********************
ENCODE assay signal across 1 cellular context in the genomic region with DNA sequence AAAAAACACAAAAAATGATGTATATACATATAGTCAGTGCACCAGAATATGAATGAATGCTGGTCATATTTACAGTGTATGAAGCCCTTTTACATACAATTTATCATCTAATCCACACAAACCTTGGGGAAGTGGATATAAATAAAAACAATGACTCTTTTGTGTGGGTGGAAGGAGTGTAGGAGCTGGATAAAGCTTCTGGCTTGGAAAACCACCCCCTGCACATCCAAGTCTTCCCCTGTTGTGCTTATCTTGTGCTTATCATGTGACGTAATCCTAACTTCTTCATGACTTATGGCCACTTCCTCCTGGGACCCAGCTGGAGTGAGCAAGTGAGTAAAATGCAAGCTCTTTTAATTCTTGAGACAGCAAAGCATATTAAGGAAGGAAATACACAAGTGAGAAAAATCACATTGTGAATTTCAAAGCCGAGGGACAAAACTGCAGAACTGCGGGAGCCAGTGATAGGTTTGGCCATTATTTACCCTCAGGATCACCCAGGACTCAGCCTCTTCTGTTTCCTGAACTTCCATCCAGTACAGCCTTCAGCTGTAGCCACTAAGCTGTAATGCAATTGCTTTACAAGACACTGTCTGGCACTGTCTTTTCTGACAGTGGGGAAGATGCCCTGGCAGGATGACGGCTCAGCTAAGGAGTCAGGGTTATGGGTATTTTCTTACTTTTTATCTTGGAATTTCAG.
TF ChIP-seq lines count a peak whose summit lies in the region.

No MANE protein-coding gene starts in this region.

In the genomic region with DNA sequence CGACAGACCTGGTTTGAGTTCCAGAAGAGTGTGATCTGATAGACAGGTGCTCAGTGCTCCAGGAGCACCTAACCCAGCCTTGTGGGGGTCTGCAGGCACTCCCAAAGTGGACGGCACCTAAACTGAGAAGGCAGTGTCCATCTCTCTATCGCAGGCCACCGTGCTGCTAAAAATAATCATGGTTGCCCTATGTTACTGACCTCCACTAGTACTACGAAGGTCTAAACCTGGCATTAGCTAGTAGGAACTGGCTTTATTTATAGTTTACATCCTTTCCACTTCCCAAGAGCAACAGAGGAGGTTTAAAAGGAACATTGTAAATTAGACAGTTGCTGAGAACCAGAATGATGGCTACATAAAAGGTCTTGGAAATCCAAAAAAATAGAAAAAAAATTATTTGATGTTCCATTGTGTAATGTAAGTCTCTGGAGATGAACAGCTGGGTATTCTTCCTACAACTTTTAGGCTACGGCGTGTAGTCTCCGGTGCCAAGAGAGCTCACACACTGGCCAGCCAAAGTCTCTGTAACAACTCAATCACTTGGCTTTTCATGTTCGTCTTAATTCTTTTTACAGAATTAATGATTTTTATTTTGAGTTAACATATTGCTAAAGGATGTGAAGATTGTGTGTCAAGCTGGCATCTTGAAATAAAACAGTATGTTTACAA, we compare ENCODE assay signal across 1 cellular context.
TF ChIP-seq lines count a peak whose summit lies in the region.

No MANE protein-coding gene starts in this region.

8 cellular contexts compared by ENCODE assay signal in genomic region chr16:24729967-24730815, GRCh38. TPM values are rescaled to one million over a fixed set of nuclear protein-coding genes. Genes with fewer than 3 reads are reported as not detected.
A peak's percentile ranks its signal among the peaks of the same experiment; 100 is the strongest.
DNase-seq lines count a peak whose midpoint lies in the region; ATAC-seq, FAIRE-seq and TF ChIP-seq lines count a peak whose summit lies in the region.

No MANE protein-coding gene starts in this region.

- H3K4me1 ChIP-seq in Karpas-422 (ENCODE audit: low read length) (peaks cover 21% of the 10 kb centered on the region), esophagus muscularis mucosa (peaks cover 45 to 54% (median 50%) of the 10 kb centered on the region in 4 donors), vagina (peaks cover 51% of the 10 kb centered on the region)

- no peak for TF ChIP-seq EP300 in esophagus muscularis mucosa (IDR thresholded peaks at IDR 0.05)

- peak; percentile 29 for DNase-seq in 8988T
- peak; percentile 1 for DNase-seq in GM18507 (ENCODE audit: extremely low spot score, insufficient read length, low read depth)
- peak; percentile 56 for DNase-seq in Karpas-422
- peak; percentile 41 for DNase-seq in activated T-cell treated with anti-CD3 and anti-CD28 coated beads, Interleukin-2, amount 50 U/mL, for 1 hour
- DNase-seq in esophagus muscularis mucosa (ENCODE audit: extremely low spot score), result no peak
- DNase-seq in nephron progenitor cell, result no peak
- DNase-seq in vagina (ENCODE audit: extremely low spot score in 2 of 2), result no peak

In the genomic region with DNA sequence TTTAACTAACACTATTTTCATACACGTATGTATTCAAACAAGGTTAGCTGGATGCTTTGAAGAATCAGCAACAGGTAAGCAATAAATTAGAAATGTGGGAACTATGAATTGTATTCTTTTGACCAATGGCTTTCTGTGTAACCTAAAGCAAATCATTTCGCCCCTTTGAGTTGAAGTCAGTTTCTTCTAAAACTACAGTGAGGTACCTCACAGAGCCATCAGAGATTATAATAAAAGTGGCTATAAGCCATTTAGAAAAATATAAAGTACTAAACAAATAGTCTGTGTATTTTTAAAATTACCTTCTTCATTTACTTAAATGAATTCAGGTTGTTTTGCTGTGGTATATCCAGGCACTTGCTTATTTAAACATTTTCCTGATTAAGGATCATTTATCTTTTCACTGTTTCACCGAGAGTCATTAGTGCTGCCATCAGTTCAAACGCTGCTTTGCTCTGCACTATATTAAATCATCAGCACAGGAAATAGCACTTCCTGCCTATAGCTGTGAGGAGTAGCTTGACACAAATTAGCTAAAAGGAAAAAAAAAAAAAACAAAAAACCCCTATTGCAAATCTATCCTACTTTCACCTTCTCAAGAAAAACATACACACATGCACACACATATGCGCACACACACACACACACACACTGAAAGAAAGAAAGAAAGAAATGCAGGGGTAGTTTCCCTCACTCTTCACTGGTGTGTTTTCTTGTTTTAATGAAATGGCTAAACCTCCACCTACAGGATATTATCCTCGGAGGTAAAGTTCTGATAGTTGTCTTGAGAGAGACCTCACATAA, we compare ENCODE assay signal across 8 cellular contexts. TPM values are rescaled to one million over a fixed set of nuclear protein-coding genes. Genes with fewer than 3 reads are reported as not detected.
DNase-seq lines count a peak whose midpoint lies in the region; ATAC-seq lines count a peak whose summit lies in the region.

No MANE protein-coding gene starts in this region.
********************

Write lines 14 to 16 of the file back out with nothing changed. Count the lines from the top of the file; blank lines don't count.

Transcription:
- peak; percentile 1 for DNase-seq in GM18507 (ENCODE audit: extremely low spot score, insufficient read length, low read depth)
- peak; percentile 56 for DNase-seq in Karpas-422
- peak; percentile 41 for DNase-seq in activated T-cell treated with anti-CD3 and anti-CD28 coated beads, Interleukin-2, amount 50 U/mL, for 1 hour